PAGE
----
Meanwhile, freelance rates have fallen precipitously. In a piece for Medium’s Forge vertical, American journalist Malcolm Harris pegs the standard pay for an article in 1977 at $500—the equivalent of over $2,000 in today’s dollars. “A single dollar has lost nearly 87 percent of its value,” Harris writes, “and so have the words of professional freelance writers.”
The Canadian Media Guild estimates that in the past few decades Canada has lost 12,000 journalism positions—and the past year has been particularly tough in terms of layoffs and job cuts. According to J-Source, which tracked journalism layoffs over a six-week period ending April 29, 2020, the pandemic further weakened an already hard-hit industry. J-Source found that 50 news outlets had temporarily or permanently closed, 19 newspapers had cancelled some or all print editions, 78 outlets had reported layoffs or job losses, and 2,053 editorial and non-editorial staff had been laid off.
In April, Torstar eliminated 85 positions. In July, Global News laid off a significant number of employees. In October, CBC announced 130 layoffs. In November, Postmedia announced that it would be laying off about 40 employees. And in March of 2021, BuzzFeed bought out Huffington Post Canada just weeks after its staff unionized, then collapsed the Canadian bureaus.
Ashley Espinoza, a former reporter for the Napanee Beaver, just won a Human Rights case against the paper after experiencing one of those horror stories Loreto mentioned.
Espinoza began working as a reporter for the Beaver in 2013. Her two colleagues, both men, had children and remained working for the Beaver, so when she became pregnant with twins in 2015 she wasn’t sure how it would affect her career.
That same year, Jean Morrison, the president of the paper, began receiving assistance in overseeing day-to-day operations from her daughter, Tracey Lindberg, who lives in Collingwood, Ont. (a four-hour drive from Napanee).
Espinoza left work on a medical leave in June 2016 and gave birth to her twins that August. When they were around four months old, she began searching for a daycare. She wanted somewhere that would take both of them, and was between her home and where her husband was living, because she often worked late after covering town council and the theatre committee for Napanee, Lennox, and Addington. When she could not find the right daycare almost three months before the end of her maternity leave, she contacted Lindberg to work out a schedule for when she returned.
Lindberg did not get back to her for over 40 days. Finally, 11 days before Espinoza was to go back to the office, Lindberg emailed her, declining her request for modified work hours. Espinoza was left at a crossroads.
“Did having twins just ruin my career?” Espinoza recalls asking her mother on the phone one day.
What ensued was a three-year process of Espinoza taking the Beaver to the Human Rights Tribunal of Ontario. Finally, on January 20, 2021, the HRTO ruled that the Beaver did not fulfill its duty to accommodate Espinoza’s rights to be a mother and a journalist, concluding that because the employer didn’t look into alternative accommodations, Espinoza was forced to choose between her children and her career.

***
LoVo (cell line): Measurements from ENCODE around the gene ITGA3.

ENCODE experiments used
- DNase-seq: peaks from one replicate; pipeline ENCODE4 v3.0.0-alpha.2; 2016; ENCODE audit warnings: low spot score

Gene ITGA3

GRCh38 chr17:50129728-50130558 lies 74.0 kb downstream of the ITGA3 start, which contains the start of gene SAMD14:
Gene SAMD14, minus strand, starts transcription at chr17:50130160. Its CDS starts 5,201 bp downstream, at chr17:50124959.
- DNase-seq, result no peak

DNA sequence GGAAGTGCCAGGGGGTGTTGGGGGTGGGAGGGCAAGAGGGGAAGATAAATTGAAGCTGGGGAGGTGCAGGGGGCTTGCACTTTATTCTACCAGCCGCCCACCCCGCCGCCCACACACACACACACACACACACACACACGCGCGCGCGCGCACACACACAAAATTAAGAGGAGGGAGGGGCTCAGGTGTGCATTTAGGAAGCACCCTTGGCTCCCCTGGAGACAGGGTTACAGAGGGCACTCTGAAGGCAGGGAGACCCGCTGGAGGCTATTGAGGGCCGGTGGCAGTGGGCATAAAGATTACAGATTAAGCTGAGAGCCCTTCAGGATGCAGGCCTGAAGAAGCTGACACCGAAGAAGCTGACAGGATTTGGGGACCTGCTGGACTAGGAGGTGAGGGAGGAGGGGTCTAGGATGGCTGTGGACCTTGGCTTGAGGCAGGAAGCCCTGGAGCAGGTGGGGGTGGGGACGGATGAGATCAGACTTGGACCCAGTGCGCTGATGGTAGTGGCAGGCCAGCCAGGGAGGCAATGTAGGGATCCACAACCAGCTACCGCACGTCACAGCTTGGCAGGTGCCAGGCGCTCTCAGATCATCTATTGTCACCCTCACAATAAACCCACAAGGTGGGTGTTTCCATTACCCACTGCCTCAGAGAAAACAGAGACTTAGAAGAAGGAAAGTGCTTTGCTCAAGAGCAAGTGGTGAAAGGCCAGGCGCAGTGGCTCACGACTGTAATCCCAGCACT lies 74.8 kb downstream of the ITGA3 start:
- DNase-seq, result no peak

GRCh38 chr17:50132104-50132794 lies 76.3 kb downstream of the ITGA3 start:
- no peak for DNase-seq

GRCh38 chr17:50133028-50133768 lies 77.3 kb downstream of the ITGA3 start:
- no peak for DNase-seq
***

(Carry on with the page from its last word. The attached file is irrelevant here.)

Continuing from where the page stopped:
Although Espinoza is relieved that she won the case and that the ordeal is over, she is still angry and hurt at the thought of losing her career. “I had wanted to be a journalist since I was a little girl,” she says. “The only thing that I knew I wanted to be was a reporter, which is why it kills me so much, because this has cost me my career.
“There’s been a lot of therapy, there’s been a lot of tears, and there’s been a lot of days where I did not want to get out of bed,” she adds. “I did not want my girls to grow up and think they can be treated this way. You are allowed to get pregnant and have a family and you are allowed to have a career,” she concludes. “There should not have been a reason why I couldn’t have both.”
In 1990, under pressure to increase opportunities for women in the workforce, Southam Group, which was later broken up, with most of its newspapers now owned by Postmedia, established an equity task force for its women employees. The task force compiled a list of recommendations for how to create a more equitable work environment for women in the industry. One of the recommendations that was taken up concerned childcare: two daycares were started up at the Edmonton Journal and the Calgary Herald.
A few years after the Southam task force, Meryl Aldridge, a British lecturer in the school of sociology and social policy at University of Nottingham, completed her own study, interviewing Canadian women journalists about their experiences in the field. Aldridge found that women journalists who became mothers often missed out on critical career opportunities, and often left their careers early. Women spoke about workload expectations and uneven policy applications. Her research concluded that corporate ownership and the conditions of news media employment mitigated changing attitudes among editors in the industry. In other words, while more editors were willing to hire and promote women, these attitudes weren’t backed up by policies that supported their growth, or even their ability to remain working.
According to Susan Prentice, a University of Manitoba professor specializing in childcare policy, four in 10 women in Canada outside of Quebec today are ineligible for maternity leave.